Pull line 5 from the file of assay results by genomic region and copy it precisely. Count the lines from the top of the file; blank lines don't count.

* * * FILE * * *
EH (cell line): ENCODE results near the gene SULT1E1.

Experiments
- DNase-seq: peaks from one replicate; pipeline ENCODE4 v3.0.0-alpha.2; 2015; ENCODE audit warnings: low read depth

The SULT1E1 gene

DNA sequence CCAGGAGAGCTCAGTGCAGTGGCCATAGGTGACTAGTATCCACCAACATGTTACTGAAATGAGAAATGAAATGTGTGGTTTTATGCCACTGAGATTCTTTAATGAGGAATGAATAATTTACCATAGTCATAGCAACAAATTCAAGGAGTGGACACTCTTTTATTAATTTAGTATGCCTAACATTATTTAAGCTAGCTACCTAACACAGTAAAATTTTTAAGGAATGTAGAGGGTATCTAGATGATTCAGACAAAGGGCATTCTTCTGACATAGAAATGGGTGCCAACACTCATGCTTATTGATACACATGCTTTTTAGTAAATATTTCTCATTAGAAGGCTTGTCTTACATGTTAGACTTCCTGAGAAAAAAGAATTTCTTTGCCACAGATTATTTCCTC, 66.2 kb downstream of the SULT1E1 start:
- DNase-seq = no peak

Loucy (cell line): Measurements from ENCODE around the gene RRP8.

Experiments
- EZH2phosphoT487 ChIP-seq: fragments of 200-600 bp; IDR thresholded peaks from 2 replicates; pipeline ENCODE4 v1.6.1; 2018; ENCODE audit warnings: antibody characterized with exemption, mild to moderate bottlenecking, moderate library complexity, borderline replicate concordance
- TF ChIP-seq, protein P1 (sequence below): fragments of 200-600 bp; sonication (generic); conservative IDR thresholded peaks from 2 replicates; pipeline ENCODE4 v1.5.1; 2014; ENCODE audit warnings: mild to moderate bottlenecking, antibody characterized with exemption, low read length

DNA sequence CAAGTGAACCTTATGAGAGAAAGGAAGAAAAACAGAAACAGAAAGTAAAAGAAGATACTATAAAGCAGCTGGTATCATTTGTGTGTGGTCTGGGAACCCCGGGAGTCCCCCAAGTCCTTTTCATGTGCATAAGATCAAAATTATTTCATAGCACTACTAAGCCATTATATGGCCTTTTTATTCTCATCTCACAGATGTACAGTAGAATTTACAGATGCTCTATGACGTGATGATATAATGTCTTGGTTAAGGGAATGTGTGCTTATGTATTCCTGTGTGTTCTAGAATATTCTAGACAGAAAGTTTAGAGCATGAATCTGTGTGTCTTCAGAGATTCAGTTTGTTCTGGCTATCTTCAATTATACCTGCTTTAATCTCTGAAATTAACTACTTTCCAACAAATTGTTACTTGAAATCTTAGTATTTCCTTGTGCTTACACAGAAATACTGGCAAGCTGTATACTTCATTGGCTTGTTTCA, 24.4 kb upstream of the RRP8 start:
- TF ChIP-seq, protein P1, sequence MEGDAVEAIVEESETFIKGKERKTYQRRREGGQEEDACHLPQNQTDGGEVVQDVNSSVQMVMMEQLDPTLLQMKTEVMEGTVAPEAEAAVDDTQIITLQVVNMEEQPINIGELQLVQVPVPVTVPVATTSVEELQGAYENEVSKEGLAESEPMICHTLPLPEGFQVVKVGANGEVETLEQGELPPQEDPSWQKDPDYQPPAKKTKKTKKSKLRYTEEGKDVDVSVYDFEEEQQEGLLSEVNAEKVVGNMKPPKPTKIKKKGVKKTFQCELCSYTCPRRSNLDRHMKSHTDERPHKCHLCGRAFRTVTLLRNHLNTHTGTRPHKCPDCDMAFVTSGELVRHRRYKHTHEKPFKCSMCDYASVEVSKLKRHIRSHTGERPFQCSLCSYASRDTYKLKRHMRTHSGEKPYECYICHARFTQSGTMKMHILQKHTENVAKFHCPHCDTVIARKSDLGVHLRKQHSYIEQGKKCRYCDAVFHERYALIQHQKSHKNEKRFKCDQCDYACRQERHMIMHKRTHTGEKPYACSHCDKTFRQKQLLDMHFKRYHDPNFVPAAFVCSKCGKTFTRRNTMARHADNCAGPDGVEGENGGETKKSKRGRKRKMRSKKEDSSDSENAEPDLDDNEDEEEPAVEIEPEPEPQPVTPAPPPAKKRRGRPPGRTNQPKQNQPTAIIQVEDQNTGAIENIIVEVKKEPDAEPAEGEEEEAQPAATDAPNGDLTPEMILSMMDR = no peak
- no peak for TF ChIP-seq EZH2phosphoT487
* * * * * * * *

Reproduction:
DNA sequence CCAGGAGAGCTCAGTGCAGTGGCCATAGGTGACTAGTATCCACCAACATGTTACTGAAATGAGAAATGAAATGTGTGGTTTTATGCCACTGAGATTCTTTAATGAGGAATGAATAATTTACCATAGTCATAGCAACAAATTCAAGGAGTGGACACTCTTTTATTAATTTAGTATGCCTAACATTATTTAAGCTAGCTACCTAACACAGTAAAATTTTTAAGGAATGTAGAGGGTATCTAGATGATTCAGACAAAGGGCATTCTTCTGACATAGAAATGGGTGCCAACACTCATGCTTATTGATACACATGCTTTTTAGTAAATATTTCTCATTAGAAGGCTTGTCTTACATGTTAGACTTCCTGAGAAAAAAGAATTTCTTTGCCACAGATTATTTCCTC, 66.2 kb downstream of the SULT1E1 start: